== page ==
Friday, April 7, 2017

The Misinformation Maelstrom

I like to tell people that I've been using databases that worked like Google since long before anyone knew what Google was. Back in the early 1990s, I was learning to use databases offered by a company named DIALOG (they're still around, but much changed) that functioned using the same basic Boolean search principles that are used today by effectively searchers.

The best and most effective way to do electronic searches has never changed. The problem is that most people still have no idea what the best and most effective way to do an electronic search is. Even worse, vendors like Google have encouraged poor use of electronic search tools with all kinds of silly gimmicks and games meant to please advertisers and cuddle up to ignorant users. The "Ask Jeeves" search engine (now just "Ask.com") was representative of one of the stupidest devices to ever be invented for online searches. It coddles users by encouraging them to perform searches in the form of a question. That's a good way to make people feel buddy-buddy with their computer, but it's a dumb way to do research.

I'm not just saying this; there are now a raft of authors who have written extensive works on how the Internet has made us stupider: Nicholas Carr, Andrew Keen, and Tom Nichols, to name a few. I won't say that I saw this coming back in the 1990s, but it wouldn't have been too hard to guess that it was ahead. I took a college course to learn how to search effectively. Simply because we have Google immediately available doesn't mean we're all experts at it.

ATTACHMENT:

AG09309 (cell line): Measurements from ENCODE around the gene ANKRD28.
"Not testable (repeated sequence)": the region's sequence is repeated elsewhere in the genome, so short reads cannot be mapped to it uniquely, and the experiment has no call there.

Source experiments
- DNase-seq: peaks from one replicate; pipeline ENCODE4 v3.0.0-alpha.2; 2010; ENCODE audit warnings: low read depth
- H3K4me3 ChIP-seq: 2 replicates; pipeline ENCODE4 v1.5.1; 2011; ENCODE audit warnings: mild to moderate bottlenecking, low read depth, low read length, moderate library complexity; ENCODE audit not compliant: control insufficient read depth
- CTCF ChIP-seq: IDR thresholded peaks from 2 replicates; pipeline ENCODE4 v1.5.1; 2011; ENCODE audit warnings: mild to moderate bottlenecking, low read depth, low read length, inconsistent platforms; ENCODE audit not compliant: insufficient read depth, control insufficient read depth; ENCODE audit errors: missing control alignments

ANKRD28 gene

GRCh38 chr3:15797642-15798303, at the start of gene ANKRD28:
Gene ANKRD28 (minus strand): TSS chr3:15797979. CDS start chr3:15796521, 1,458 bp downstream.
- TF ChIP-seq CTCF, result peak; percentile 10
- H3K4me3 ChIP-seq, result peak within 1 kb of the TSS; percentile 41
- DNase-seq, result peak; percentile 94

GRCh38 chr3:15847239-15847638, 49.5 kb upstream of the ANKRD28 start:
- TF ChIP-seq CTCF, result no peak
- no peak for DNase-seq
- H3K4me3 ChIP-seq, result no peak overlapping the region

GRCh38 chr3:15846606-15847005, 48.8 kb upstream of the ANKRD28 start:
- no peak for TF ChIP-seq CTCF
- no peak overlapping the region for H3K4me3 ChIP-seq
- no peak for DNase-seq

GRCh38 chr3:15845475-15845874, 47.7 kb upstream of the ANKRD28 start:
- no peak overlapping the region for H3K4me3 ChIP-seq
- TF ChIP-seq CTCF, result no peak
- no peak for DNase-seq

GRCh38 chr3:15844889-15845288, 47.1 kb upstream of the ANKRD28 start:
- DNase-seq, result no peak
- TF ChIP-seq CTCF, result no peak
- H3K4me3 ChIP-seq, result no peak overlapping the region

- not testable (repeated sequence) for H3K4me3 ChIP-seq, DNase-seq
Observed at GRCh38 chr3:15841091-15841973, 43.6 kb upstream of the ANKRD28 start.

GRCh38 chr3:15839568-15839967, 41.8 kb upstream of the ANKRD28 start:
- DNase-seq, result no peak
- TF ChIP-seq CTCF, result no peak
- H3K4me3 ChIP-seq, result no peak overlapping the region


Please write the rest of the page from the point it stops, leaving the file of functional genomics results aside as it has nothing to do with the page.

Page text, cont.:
My newest ebook, The Misinformation Maelstrom, is a collection of essays written mostly by me (with some portions by Nick Peters) that I have been working on and adding to since 2009. By that year, the epistemic disaster that has become the Internet was even more predictable, and I look back now and see that some of the comments I made in 2009 included forebodings of what is becoming more starkly clear in 2017. The issues here transcend our religious leanings; even you fundy atheists out there had better pay attention, because the latest "fake news" crisis is just one more example of how the Internet is making people stupider.

I'll round this off with a surprise: The kind of stupidity engendered by the Internet was known as long ago as the 1700s...and Thomas Paine, the fundy atheist idol, was a pioneering figure in the technique. Read it and find out how.

 

1 comment:

  1. Oh my goodness! I want to buy this so bad. Thank you so much for writing this!

    ReplyDelete